• Floor Ys
  • Inverted hamstring stretch
  • Drop lunge

Stretching.  No need for examples here, you know what to do.  If not, pick up a book or DVD on stretching, a rope or band, and spend 5-10 minutes after a walk or jog to keep your muscles flexible and happy.

Mental Training.  It’s just a matter of time before Aunt Jenny drives you nuts retelling the same story you’ve heard a zillion times.  Mental training can be your salvation.  And it’s the perfect dress rehearsal for those moments before the gun goes off at the swim start:

  • Breathing exercises – find a quiet corner, sit on the floor and cross your legs, s-l-o-w-l-y breathe in and out 10 times and repeat up to 5 times.
  • YogaRodney Yee’s DVDs are a great addition to your home training library.
  • Meditation – Give yourself 10 minutes of time away from the madness, lie down and close your eyes and empty your mind.  Focus on your breath and when the clutter starts to creep into your head, simply push it away, acknowledging that you’ll get to that issue later on.  Think about nothing at all.

*Practice safe exercise.  Be SURE to get clearance from your health care practitioner before engaging in any of the above activities, especially plyometrics and body weight training.  This is especially important if you are trying to recover from an injury as these types of exercises can turn a small problem into a large one.

How To Eat

OK, I can’t completely let it go – I have to address the overeating thing.  Yes, those treats are sitting in the kitchen calling out your name.  You want to eat them, you know you do.  So, go ahead and indulge.  Just keep a few of these tricks in your back pocket:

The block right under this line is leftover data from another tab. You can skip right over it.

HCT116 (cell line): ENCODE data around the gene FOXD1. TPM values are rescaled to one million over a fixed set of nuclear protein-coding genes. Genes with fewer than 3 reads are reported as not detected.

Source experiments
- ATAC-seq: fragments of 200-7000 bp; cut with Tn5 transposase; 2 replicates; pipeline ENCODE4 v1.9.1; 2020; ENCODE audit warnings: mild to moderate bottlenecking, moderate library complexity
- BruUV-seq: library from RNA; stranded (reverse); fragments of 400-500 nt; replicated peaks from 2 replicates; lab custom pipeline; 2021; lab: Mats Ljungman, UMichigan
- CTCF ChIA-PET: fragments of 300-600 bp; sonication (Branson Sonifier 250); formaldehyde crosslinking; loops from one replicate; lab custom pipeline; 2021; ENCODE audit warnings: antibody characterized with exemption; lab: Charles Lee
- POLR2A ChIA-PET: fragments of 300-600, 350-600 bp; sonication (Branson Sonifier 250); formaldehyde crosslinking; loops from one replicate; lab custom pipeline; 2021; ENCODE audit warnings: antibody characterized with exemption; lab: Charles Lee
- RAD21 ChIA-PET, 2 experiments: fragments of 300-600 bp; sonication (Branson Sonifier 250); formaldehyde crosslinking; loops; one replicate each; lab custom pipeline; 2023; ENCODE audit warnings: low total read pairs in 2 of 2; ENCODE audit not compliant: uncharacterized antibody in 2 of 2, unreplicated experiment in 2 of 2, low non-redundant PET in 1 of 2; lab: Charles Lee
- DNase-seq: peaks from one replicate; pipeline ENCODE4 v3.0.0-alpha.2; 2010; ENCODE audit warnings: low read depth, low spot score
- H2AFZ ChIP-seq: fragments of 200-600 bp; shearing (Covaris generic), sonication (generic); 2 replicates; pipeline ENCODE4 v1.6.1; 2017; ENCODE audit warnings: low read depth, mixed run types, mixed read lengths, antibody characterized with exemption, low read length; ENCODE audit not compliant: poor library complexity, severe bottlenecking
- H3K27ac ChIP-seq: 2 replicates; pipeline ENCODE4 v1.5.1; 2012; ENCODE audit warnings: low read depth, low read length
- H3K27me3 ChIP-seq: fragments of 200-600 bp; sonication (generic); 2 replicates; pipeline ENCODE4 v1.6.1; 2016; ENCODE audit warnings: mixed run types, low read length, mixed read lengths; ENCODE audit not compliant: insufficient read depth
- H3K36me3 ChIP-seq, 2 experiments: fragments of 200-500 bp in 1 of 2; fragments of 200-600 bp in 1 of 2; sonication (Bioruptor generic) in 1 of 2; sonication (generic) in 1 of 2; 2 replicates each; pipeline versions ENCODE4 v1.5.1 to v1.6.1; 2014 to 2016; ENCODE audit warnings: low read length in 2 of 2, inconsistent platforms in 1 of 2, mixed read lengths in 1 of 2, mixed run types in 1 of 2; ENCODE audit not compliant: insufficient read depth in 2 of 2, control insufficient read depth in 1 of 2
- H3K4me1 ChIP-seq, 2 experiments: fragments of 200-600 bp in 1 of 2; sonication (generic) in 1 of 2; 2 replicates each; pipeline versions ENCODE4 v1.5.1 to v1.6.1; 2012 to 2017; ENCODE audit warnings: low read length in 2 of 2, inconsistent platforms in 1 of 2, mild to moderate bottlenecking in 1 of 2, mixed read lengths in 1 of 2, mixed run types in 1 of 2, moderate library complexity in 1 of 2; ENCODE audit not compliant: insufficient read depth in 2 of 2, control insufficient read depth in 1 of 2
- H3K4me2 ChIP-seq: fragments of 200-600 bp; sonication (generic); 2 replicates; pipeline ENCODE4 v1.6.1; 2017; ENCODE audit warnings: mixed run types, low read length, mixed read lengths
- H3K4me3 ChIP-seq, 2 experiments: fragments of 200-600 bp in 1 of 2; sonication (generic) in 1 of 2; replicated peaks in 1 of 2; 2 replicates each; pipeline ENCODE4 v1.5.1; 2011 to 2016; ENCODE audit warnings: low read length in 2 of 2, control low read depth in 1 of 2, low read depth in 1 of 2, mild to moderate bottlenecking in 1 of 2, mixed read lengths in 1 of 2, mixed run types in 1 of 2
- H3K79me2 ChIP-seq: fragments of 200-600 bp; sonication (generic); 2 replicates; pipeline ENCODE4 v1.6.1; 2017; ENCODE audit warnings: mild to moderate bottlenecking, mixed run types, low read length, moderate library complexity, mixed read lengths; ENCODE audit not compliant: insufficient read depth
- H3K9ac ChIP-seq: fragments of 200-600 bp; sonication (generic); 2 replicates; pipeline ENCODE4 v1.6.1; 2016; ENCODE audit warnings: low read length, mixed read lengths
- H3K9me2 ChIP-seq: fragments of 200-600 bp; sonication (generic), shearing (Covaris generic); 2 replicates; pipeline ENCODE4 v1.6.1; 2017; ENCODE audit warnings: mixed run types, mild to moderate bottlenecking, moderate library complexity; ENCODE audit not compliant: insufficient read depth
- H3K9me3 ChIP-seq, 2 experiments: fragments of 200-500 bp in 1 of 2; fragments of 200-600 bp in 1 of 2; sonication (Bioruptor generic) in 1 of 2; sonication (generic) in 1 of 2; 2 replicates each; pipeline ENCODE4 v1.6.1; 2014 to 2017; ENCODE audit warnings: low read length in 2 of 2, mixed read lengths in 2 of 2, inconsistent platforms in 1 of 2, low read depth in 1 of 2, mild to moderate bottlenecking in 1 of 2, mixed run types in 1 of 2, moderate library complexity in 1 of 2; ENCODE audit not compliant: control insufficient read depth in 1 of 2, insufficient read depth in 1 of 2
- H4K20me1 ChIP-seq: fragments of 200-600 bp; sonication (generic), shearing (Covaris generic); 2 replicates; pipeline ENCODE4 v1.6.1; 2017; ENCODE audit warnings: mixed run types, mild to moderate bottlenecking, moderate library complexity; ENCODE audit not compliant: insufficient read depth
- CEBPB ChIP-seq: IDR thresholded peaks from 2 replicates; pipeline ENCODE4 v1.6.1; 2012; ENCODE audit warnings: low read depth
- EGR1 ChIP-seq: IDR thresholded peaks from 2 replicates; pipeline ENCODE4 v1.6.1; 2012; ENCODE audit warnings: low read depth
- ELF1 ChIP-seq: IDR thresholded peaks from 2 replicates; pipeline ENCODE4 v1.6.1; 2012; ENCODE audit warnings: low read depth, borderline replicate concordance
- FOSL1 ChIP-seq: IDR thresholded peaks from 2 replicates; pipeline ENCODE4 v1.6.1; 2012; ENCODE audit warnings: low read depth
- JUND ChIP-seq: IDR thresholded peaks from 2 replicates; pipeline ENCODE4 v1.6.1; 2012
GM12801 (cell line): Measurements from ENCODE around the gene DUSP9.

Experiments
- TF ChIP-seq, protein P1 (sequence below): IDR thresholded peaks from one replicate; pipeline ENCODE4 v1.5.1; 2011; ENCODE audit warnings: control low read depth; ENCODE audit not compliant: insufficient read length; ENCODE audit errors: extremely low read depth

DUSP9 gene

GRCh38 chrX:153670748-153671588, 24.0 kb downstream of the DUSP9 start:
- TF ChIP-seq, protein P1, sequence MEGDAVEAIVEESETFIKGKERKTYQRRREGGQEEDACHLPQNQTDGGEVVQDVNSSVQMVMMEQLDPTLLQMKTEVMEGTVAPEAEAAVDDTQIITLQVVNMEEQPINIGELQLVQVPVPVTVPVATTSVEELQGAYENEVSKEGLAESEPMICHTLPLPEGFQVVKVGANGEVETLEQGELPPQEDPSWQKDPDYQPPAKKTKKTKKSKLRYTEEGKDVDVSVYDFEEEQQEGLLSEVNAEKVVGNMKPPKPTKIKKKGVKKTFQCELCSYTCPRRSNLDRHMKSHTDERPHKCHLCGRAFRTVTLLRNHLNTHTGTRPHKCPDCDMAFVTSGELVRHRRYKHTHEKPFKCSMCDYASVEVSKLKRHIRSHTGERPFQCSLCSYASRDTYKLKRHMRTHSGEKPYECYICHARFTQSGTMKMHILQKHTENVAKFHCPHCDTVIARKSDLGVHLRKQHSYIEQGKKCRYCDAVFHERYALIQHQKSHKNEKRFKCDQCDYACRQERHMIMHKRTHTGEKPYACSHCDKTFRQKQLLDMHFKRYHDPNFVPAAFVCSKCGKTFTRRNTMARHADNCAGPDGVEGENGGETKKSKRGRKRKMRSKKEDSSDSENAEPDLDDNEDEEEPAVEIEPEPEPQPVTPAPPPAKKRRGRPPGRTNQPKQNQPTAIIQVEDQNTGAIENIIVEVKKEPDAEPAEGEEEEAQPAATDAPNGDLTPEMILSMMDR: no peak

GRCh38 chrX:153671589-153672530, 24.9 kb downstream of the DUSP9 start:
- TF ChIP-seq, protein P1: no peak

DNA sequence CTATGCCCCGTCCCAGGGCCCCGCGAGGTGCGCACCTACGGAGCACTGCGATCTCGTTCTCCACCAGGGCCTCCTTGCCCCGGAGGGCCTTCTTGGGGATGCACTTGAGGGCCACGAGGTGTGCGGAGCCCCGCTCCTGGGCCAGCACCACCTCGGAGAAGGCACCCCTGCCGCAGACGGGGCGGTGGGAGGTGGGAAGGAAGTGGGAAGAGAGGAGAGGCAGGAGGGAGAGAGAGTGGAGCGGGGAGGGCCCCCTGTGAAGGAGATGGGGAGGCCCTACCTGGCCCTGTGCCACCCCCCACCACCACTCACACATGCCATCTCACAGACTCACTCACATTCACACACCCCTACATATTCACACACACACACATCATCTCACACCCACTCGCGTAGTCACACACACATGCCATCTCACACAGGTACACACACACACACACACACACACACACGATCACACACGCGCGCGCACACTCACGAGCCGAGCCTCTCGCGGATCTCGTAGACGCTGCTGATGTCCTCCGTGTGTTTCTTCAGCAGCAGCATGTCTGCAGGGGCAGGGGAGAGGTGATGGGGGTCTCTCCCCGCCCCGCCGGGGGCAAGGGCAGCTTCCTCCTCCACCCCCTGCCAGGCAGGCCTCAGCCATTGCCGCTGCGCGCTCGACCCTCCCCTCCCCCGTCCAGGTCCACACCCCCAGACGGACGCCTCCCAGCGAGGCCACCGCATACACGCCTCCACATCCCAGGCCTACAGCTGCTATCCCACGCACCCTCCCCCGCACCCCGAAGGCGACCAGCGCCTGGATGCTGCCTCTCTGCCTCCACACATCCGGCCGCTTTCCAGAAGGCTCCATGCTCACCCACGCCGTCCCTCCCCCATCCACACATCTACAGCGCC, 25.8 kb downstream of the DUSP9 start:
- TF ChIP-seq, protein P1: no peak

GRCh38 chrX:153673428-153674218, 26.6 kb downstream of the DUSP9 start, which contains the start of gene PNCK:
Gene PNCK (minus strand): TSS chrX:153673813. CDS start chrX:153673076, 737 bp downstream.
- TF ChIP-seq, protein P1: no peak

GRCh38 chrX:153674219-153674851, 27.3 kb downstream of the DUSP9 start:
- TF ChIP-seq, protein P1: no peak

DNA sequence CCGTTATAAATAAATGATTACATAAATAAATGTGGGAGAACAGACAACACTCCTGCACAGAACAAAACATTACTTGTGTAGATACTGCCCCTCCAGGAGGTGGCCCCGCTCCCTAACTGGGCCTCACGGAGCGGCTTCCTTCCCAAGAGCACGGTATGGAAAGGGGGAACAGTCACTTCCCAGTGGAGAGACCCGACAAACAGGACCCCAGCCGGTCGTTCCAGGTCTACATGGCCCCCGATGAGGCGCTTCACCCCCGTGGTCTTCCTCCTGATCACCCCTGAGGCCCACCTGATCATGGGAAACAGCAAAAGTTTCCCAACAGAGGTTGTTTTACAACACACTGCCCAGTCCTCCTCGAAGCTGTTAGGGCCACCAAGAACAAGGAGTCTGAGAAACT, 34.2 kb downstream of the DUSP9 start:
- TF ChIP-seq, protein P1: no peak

• 3 Bites. My friend, JJ Virgin, has developed something she calls the 3 Polite Bite Rule.  She advises her weight loss clients to have 3 polite bites of those treats that are hounding you (polite is the operative word here – no face stuffing!).  Just make sure it is the absolute best splurge in the world – no fake, artificial, fat-free garbage.  Make it GOOD if you’re going to indulge.
  • Wait a Minute.  When the urge hits… wait.  If only for a minute.  Just set your timer on your watch, and give it 60 seconds.  Sometimes our impulses are just that.  If you give yourself a bit of time to think things through, then you might be able to talk yourself down.  If not, no worries and no guilt; satisfy the urge (perhaps institute the 3 Bite Rule?).
  • One Serving.  That means ONE plate of food per meal, and one helping of each item on that plate.  One is the happiest number when it comes to food.  Mom may be tempted to push food on you because you look so “thin.”  Resist the temptation to please her through overeating, and stick to your guns when it comes to the magic word ‘one.’

Chill Out

You and I both know that being a triathlete involves dedication, commitment and a bit of lunacy.  Throughout the training and racing season, relationships can get touchy.  Now is the time to pay attention to that OTHER part of your triathlon lifestyle – the one that is inclusive of family, fun, and indulgence.  Yep, this is also who you are.

Be jolly!  Enjoy the small indulgences that this time of year can bring.  It will make you a whole lot more fun to be around and a more balanced – and better – athlete after the New Year.